Thus the reasonable investor has been protected from property and stock over-valuations[9], false assurances of proper registration[10], expansive portrayals of novel processes and business conditions[11], and nondisclosed information regarding the intimacy between parent and subsidiary corporations[12]. The balance sheet furnished the plaintiff similarly fell short of acceptable standards of candor: (1) the formal validity of the promissory notes concealed the debtors' status as commonly owned entities; (2) although Frontier perhaps exercised "equitable ownership" over listed realty, the balance sheet did not reveal that legal title had not been transferred; (3) the profile seriously inflated the true worth of the company. The representations are not legitimized by the absence of overt misstatements; the antifraud legislation proscribes "half-truths" whose literal accuracy belies the clarification necessary for an informed judgment. Kubik v. Goldfield, supra.

The court is not persuaded that the plaintiff was or should have been aware of the true financial condition of Frontier. While the sophistication of the *450 investor may imply such knowledge[13], the evidence does not suggest that Smith was cognizant of the misrepresentations and omissions contained in the balance sheet; rather, it is apparent that the plaintiff relied on the representation of the balance sheet in deciding to transact business with Frontier.[14]


The Securities Acts penalize controlling officials as well as the actors most intimately connected with injurious conduct:

"Every person who, by or through stock ownership, agency or otherwise, or who . . . controls any person liable under . . . this title, shall also be liable jointly and severally with and to the same extent as such controlled person to any person to whom such controlled person is liable, unless the controlling person had no knowledge of or reasonable ground to believe in the existence of the facts by reason of which the liability of the controlled person is alleged to exist." 15 U.S.C. § 77o.

15 U.S.C. § 78t. The "controlling person" concept includes the depositories of corporate power regardless of the official position or ostensible unimportance of the actor involved. Johns Hopkins University v. Hutton, supra 422 F.2d at 1130; Anderson v. Francis I. duPont & Co., supra, 291 F. Supp. at 709-710. The defendants in the case at bar uncontestably wielded exclusive authority over the affairs of the enterprise. Dyer v. Eastern Trust and Banking Company, D.Me., 336 F. Supp. 890, 915 (1971).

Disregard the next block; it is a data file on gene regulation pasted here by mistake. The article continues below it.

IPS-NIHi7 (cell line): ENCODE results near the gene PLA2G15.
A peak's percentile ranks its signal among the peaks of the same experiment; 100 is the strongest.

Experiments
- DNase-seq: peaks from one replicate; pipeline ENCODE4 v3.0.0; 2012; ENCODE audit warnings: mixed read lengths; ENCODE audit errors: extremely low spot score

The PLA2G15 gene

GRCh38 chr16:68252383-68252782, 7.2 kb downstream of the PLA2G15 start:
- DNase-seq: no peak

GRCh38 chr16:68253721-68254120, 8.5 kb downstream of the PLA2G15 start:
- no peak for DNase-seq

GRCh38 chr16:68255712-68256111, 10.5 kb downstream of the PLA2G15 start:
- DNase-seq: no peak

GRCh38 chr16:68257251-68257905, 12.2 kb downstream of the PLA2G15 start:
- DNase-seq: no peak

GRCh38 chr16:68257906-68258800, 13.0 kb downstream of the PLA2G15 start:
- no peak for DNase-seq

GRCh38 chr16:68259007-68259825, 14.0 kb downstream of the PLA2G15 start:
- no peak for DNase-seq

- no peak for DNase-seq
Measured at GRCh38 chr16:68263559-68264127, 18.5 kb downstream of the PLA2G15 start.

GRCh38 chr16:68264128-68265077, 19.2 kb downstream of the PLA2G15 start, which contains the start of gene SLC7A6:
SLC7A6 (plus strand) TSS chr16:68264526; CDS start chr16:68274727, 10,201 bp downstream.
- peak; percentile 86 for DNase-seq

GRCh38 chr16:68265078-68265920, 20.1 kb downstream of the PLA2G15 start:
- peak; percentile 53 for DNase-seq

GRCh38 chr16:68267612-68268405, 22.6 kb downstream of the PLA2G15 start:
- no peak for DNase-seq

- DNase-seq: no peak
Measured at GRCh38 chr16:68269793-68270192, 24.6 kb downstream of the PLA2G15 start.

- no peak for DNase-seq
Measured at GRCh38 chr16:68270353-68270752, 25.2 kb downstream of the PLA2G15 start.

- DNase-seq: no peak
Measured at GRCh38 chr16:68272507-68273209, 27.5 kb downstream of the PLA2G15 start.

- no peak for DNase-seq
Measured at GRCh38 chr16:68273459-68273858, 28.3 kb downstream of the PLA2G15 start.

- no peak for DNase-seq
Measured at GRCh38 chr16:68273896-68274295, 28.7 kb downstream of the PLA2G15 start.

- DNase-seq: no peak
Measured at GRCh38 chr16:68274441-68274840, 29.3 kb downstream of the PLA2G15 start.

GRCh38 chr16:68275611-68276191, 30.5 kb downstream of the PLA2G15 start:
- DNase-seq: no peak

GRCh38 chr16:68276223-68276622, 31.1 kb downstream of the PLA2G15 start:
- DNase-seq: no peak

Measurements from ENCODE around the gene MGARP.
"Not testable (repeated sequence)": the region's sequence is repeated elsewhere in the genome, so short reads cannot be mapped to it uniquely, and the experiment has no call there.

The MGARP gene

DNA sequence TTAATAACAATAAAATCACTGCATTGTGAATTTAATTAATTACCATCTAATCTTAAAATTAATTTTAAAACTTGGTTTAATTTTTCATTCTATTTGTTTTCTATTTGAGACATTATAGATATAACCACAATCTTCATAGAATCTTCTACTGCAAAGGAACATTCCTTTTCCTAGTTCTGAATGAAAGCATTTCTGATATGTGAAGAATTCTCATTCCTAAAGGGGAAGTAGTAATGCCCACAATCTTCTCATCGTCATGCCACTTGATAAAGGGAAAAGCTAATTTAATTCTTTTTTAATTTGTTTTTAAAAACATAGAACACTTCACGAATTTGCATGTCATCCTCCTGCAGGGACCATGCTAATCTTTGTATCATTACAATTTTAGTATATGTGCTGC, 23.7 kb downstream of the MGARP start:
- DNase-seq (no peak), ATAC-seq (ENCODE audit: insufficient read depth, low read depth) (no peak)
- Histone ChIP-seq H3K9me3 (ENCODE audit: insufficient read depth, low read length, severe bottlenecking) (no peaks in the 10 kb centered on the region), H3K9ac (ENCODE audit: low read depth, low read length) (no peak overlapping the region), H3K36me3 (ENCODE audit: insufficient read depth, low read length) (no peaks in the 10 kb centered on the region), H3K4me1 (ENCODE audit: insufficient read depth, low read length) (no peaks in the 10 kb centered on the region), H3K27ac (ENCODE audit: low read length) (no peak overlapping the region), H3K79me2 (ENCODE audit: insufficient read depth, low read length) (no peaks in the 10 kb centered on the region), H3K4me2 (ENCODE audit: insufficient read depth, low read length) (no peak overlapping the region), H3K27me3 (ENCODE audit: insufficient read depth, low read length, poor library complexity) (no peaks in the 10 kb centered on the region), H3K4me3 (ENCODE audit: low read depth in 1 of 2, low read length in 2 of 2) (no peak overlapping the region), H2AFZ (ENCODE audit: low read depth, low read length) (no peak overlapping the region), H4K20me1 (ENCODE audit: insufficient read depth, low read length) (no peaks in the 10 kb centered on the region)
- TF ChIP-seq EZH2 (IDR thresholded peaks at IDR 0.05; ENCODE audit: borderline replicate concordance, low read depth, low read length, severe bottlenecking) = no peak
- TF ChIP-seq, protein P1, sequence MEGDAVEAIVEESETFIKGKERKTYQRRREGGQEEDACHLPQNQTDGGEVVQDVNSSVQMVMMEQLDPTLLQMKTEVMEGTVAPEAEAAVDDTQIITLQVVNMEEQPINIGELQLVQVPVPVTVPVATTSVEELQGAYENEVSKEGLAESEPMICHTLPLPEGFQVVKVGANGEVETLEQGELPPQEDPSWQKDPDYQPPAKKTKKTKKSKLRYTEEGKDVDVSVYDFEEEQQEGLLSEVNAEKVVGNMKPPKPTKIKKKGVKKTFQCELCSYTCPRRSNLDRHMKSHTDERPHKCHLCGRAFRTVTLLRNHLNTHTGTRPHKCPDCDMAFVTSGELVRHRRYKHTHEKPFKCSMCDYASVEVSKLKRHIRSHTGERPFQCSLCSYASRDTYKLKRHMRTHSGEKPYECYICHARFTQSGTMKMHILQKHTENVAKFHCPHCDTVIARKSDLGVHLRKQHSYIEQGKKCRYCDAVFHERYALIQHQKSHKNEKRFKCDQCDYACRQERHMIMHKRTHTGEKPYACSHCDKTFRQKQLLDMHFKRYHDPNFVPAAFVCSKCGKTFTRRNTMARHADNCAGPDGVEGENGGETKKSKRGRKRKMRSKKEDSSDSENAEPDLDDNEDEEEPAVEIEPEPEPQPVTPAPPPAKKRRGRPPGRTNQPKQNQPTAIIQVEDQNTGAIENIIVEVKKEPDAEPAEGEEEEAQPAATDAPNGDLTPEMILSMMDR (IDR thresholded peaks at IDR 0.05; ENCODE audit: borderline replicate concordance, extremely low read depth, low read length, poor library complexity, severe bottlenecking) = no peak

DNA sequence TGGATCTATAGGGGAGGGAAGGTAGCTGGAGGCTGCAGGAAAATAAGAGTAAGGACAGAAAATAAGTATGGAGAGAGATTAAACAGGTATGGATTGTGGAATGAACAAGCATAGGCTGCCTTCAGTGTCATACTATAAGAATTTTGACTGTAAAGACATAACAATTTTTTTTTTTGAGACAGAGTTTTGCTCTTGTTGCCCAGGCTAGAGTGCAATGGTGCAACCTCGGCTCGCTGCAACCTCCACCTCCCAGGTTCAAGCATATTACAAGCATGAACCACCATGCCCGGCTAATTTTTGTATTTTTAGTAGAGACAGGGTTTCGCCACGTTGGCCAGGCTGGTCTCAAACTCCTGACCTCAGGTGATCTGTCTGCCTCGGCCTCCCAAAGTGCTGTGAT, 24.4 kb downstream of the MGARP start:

A more difficult question involves the standard of care to which the directors are held. The plaintiff contends that mere negligence or mistake in sponsoring the issuance of statements is actionable, while the defendants argue that a more profound culpability must be demonstrated. Smith relies upon the holding in Texas Continental Life Ins. Co. v. Bankers Bond Co., W.D.Ky., 187 F. Supp. 14, 23 (1960), reversed on other grounds 6th Cir., 307 F.2d 242 (1962), that liability exists independently of the defendants' "integrity":

"(I)t was the intention of the Congress . . . to give the purchaser . . . a right to recover without the necessity of offering proof of deceit and intentional fraud. The statute contemplates a new right of action for the good-faith purchaser to recover from the seller for constructive fraud which grows out of the failure to make a full and complete disclosure.
Not only is the corporation which holds title to the securities at the time of sale, but also its officers, authorizing the sale of such stocks, are legally responsible to purchasers in good faith, even though the act for the corporation is done through mistake and without fraudulent intent. . .
A plaintiff purchaser need only prove that a statement in a prospectus or oral communication is in fact false or is a misleading omission and that he did not know of such untruth or omission."